Saturday, May 23, 2009

Saying of the Desert Christians: True Peace 3


Two old men had lived together for many years and they had never fought with one another. The first said to the other, "Let us also have a fight like other men." The other replied, "I do not know how to fight." The first said to him, "Look, I will put a brick between us and I will say: it is mine; and you will reply: no, it is mine; and so the fight will begin." So they put a brick between them and the first said, "No, it is mine", and the other said, "No, it is mine." And the first replied, "If it is yours, take it and go." So they gave it up without being able to find a cause for an argument.

Don't you just love the utter simplicity of this Saying? Could the principle of "letting go" be more clearly illustrated? is it possible that we too could learn this lack of attachment?

Ok, I know it was just a brick and the 2 attempted to argue just for the sake of arguing. They wondered, I daresay, if they were missing out on something. Other people fight, they know, they didn't. So in attempt to be like others they tried to fight. But it didn't work. They had learned to well how to let go and so they could not manage to argue.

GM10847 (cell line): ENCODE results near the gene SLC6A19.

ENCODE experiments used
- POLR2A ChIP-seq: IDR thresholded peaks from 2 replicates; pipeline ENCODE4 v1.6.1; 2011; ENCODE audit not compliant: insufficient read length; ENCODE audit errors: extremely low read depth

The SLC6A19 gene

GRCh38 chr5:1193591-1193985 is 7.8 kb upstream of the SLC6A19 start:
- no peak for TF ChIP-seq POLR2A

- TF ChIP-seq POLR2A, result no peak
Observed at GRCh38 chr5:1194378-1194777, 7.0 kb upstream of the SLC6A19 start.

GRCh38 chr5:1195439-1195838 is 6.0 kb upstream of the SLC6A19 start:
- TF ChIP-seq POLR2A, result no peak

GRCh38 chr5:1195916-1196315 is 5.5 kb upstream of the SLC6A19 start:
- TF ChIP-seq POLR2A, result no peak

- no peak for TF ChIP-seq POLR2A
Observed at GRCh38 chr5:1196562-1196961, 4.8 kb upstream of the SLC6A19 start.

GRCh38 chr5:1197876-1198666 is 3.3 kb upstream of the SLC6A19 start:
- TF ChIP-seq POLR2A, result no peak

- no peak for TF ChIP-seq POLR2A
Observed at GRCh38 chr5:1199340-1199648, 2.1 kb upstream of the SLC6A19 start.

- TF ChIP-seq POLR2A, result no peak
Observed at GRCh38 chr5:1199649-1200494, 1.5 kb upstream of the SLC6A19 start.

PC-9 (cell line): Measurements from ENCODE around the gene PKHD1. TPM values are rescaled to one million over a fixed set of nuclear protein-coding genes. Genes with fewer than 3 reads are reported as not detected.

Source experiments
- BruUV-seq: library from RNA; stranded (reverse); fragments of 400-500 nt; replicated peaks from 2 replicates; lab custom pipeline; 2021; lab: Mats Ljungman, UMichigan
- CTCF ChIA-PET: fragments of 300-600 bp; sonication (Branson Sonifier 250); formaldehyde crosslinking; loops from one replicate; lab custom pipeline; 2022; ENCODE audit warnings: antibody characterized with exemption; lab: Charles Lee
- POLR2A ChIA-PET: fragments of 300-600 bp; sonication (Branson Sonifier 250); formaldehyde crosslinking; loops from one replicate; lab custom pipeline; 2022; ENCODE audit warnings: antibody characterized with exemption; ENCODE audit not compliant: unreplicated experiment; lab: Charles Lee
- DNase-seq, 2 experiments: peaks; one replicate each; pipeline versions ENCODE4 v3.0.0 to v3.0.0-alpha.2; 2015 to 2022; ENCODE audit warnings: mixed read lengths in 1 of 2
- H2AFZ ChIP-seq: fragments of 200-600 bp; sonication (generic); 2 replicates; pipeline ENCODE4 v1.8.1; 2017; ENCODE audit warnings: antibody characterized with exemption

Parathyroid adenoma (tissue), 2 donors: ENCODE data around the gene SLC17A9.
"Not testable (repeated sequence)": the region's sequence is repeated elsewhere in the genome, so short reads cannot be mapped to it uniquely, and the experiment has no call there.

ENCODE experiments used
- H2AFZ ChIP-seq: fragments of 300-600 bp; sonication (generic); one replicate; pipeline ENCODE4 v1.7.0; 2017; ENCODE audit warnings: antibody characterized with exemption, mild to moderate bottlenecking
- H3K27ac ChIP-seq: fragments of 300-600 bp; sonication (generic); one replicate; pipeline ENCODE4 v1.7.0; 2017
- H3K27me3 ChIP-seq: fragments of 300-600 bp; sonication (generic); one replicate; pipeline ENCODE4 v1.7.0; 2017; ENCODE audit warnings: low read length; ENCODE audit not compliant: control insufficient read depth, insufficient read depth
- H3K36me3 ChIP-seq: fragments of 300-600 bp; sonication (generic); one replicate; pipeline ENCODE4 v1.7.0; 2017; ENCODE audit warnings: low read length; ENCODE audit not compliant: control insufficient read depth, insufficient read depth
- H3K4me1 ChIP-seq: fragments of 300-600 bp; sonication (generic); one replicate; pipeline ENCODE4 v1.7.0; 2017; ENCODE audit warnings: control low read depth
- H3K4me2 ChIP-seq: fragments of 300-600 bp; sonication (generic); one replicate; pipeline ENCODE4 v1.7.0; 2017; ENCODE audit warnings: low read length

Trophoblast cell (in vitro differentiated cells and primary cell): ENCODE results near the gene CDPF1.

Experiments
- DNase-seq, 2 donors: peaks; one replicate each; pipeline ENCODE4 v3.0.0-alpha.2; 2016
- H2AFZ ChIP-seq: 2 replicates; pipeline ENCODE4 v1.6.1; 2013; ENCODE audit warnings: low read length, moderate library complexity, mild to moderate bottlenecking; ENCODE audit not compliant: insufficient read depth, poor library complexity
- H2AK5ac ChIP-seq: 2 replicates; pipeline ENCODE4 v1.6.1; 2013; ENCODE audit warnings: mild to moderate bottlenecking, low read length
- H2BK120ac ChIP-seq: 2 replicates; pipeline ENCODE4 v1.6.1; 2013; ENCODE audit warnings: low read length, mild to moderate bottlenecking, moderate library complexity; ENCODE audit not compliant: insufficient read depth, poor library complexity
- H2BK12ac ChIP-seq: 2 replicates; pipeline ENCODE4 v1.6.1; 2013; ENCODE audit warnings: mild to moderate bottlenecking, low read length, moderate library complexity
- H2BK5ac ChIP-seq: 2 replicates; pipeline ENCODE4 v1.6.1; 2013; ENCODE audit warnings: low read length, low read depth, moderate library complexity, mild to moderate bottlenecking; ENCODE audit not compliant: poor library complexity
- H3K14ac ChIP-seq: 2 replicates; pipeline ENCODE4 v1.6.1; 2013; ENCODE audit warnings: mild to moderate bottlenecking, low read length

What we we have to learn in order to relinquish our own attachments? What ideas stop us? Do we think such and such is mine and no one else can have it? Do we think we have a right to whatever it is we hold on to?

Maybe our answers are "yes" sometimes and need to be "yes", firmly and loudly. Yes, I am a Christian. Or yes, I believe in justice and I will not allow you to abuse another person.

But what about those attachments that we have at another's expense? What does this Saying offer us? We could apply this to so many things. Do we have more clothes than we could wear in a week or 2? Of course, so of us may live in climates where there are actual seasons, but you see my point, I trust. Or do we have some cherished belief about ourselves, people in general that is no longer serving us?

I daresay I could list examples forever. But what this Saying of the Desert Christians challenges me is to re-think why I more often want to say "no" than "yes".


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